Interim General Education Program

Senate Bill 1011-04
Introduced by: SUNY Senator Daniel White
February 14, 2011
An Interim General Education Program
1. That the University immediately adopt the General Education program approved by the
SUNY Board of Trustees in the Memorandum to Presidents dated May, 2010.
a. That current and future undergraduate students General Education requirements be those
outlined under the “seven of ten rule” and that no other General Education requirements
except upper level writing be required.
2. That the bill take effect for all currently enrolled undergraduate students at the University
3. That this proposal be forwarded to the President for approval.
Rationale: The University at Albany and SUNY are confronting a fiscal crisis. Last January, 2010 the
SUNY Board of Trustees afforded campuses and students some relief by significantly streamlining the
requirements of the SUNY-Wide General Education Program that the Trustees imposed on all campuses
a decade earlier. The intent was to allow institutions more flexibility in constructing a General Education
Program that provides a unique experience for students at each institution, while maintaining quality
through program assessment at the institutional level.
The opportunity to save valuable instructional resources by retiring a General Education Program that
was imposed from above is now available at a time when the University has few palatable options open
to it for curricular flexibility. The University is at a unique place in time and history during which it can
streamline General Education requirements of the old program. The change to the Trustees’ minima,
while retaining upper level writing as the sole ”local” requirement, allows the academic units and
faculty to concentrate resources on students who need—and want--major and minor courses to
graduate. While popular electives can be retained, or even in some cases revived, the streamlining
provides students’ additional opportunities to complete second majors, an additional minor, enhance
their foreign language training, study abroad, and pursue internships and support coursework that can
enhance their prospects for employment or graduate study.
UAlbany owes it to the student body, who we hope will become successful and perhaps generous
alumni, and to their families and the taxpayers of New York State to lessen the burden by retiring an
unwieldy General Education that in the past decade has forced far too many students to complete extra
course-work, take courses over the summer elsewhere, and/or graduate late. Reducing the debt burden
for our students and their families is especially appropriate in a time of extreme fiscal stress.
The Task Force on General Education has proposed an alternative model in its December, 2010 report to
the University Senate. Several undergraduate major and minor programs have already been mentioned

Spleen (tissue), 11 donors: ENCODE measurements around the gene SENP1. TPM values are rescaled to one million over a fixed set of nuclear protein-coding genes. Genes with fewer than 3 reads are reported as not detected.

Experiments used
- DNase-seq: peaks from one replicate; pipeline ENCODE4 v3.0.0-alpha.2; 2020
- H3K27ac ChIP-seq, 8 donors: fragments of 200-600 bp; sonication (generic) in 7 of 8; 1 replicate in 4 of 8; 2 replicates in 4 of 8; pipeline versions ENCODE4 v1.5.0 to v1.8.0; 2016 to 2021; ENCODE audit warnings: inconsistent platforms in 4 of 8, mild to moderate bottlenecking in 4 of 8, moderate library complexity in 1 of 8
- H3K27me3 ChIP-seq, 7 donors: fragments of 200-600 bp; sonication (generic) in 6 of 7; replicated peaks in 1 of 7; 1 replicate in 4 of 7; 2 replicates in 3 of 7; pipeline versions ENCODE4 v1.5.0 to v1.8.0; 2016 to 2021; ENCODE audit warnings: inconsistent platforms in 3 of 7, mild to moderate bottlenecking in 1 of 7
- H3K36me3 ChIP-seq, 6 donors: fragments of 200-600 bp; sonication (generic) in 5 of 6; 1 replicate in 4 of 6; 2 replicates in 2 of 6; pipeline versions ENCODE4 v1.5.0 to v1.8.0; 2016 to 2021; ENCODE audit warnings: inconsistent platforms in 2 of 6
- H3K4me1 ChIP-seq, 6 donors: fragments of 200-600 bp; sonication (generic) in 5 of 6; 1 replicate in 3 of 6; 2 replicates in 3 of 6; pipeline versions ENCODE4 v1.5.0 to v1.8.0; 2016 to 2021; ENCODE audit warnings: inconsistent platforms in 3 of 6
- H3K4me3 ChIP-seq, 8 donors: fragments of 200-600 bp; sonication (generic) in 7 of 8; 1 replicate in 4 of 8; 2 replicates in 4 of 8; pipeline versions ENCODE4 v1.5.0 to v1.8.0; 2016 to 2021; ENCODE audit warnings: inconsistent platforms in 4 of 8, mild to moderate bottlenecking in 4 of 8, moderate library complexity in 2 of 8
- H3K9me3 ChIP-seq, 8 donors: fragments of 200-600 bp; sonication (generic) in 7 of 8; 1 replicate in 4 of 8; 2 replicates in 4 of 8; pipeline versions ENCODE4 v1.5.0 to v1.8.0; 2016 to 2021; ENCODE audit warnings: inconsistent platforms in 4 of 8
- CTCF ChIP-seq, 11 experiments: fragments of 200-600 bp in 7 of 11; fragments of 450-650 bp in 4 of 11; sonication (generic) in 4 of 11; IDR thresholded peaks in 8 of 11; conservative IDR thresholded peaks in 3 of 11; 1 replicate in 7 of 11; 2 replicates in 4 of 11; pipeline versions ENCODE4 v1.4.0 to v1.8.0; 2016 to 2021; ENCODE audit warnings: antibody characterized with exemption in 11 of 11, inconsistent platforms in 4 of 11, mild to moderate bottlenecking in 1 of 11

as targets for possible elimination to address current deficits with others possibly to follow. While the
efficacy of the alternative model will be discussed formally by the University Senate and its councils for
consideration when the University's financial circumstances allow, students enroll at Albany to find and
pursue majors, not General Education. The streamlining of General Education provides the opportunity
to ascertain what course space is needed to meet the new SUNY-wide requirements. Once that baseline
is known and the finances of the state and SUNY have rebounded to some extent governance will be
better able to judge what additional or expanded General Education requirements are feasible and they
can be phased in responsibly without jeopardizing major programs, students' finances and time to
degree, or our tenure-track faculty.
In addition to state operated campuses taking best advantage of SUNY's redefinition of General
Education, SUNY community colleges are already assuring their students that the General Education
requirements are completed before they transfer. Once they have completed the lower level writing
and mathematics and five other of the ten SUNY requirement categories. Currently, upwards of half of
our graduating seniors entered the University as transfers. That statistic, plus the latest SUNY concerns
that baccalaureate institutions not impose needless impediments to students transferring from SUNY
community colleges are among the items University governance needs to consider as it defines our
General Education program.
As for UAlbany’s definition in 2000 of the original SUNY-wide General Education, since our other two
“local” requirements “U.S. Diversity and Pluralism” and “Global and Cross-Cultural Perspectives” can and
often do also meet one or another of the 10 SUNY requirements, any currently matriculated
undergraduate at the University who wishes to complete those requirements will be able to do so.